Thanks to the development of engineered timber, wooden ‘plyscrapers’ could soon be dominating the skylines, reports Holly Squire
The saying goes the sun shines on the righteous and judging from the beams bouncing off the highly polished windows of 24 Murray Grove it certainly looks like somebody did something right when it came to the design of this timber high-rise in Hackney.
The nine-storey Stadthaus – German for town house – which was built in less than a year, was the tallest habitable timber building in the world when it was constructed back in 2009.
The building was assembled using a unique structural system pioneered by KLH in Austria. The structure is fabricated entirely from cross-laminated timber panels, manufactured in Austria and assembled on site by KLH, with the entire erection of the nine-storey structure completed in just nine weeks.
The KLH cross-laminated solid timber panels form a cellular structure of timber load bearing walls, including all stair and lift cores, with timber floor slabs. There are no beams or columns anywhere, making this timber tower a pretty unique build.
Commissioned by Metropolitan Housing Trust and developed by house builder Telford Homes, the tower houses twenty-nine apartments with a neighbourhood office on the ground floor. The building is insulated and airtight beyond UK requirements. And with sustainability high on the agenda, the design meets the Lifetime Homes standard and includes a green-wall wrapping on the southern elevation of the building to encourage local biodiversity. The development also includes a landscaped playground for children on the south side, which parents can overlook from half the apartments.
“The unique structure of the building is a result of the practice’s research in reducing the carbon emissions not only of the finished building but also of the whole build process,” says Andrew Waugh director at Waugh Thistelton Architects, who designed the building.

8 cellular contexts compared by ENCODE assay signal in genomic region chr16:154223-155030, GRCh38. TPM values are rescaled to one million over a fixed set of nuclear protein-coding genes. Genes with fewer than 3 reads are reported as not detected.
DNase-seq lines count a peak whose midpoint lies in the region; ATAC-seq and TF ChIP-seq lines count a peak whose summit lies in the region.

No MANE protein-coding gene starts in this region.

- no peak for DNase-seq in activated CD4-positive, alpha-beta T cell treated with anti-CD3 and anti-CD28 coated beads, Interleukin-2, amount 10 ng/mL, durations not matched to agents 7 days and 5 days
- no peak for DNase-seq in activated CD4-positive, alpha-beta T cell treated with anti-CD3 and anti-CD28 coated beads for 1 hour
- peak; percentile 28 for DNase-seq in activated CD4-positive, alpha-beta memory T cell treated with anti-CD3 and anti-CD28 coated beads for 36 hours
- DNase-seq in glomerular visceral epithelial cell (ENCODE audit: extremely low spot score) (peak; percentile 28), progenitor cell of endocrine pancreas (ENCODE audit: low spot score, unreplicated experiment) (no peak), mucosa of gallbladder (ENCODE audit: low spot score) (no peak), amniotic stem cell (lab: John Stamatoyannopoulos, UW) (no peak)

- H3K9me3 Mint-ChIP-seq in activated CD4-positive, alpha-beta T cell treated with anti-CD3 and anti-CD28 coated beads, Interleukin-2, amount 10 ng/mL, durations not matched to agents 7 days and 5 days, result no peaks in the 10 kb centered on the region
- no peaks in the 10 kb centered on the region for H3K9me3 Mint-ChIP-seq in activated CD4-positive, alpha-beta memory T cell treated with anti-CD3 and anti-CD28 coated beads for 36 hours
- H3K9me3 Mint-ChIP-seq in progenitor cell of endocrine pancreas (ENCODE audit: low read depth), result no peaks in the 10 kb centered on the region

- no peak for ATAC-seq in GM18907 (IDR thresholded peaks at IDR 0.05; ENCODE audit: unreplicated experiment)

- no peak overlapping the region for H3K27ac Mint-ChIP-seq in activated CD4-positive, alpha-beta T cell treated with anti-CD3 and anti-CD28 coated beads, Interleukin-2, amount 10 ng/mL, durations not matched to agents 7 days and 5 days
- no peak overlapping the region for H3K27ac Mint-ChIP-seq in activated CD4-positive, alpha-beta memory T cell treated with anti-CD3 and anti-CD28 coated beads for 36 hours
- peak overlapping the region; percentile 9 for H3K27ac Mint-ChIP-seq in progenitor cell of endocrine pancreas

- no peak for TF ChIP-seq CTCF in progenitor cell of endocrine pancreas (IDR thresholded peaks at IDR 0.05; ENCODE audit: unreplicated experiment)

Waugh is a big fan of timber as a material to work with, not only because of his own strong sustainability values, but also because of timber’s ease and speed when it comes to construction.
“The production of concrete and steel are very energy intensive, pumping tons of carbon dioxide into the atmosphere.
“In complete contrast timber stores carbon as it grows, meaning that this building stores 186 tonnes of carbon within its structure for its lifetime,” he adds. Waugh explains how working with timber is a much more straightforward process, as when it comes to the design process, a timber building is devised to be built out of wood from the offset, unlike when working with other materials, which are usually decided upon after design. Plus building in pre-fabricated timber is fast.
“The entire building was completed within 49 weeks. It is also incredibly accurate, and a healthy environment to both work on and live in,” adds Waugh.
“Upon its completion the building had zero defects and 100% tenant approval successfully demonstrating that solid timber construction is a financially viable, environmentally sustainable and beautiful replacement for concrete and steel in high-density housing,” he says.
So given that timber is such a sustainable and financially economical material to work with, why is it not used more for residential build projects across the UK?
Waugh says that one of the biggest difficulties of working with timber is challenging the misconceptions people hold about wood as a material – particularly contractors.
“Lots of contractors simply don’t want to work on timber buildings. There are a lot of issues with perception with contractors believing it will cost more to construct with timber or that it won’t be fire safe – none of which are true.”
However Waugh says things are changing, and like our European neighbours, the UK construction industry is finally starting to wake up to the world of timber.
“The number of European buildings built using timber is expected to increase over the next five years – and specifically in England, the number of properties built using timber is increasing year on year,” explains Waugh. “My prediction is that come 10 years time, tall timber buildings are going to be dominating the market place, as industry perception shifts and contractors realise the cost and timesaving benefits of working with timber over other materials,” he says.
And recent research certainly supports Waugh’s claims. In the UK 59% of architects surveyed said they expected to design more timber frame buildings while only 21% said they expected an increase in use of on-site concrete construction. Across Europe, the trend appeared most strongly in France – which is already pretty open to the idea of timber construction – here 70% of architects said they expected an increase in timber frame buildings in the next five years.
It is clear then, that when it comes to timber, having a head for the clouds is no bad thing, and it is in his role as a tall timber-building expert, that Waugh has been invited to be a judge at the inaugural U.S Tall Wood Building Competition, to be held at the White House.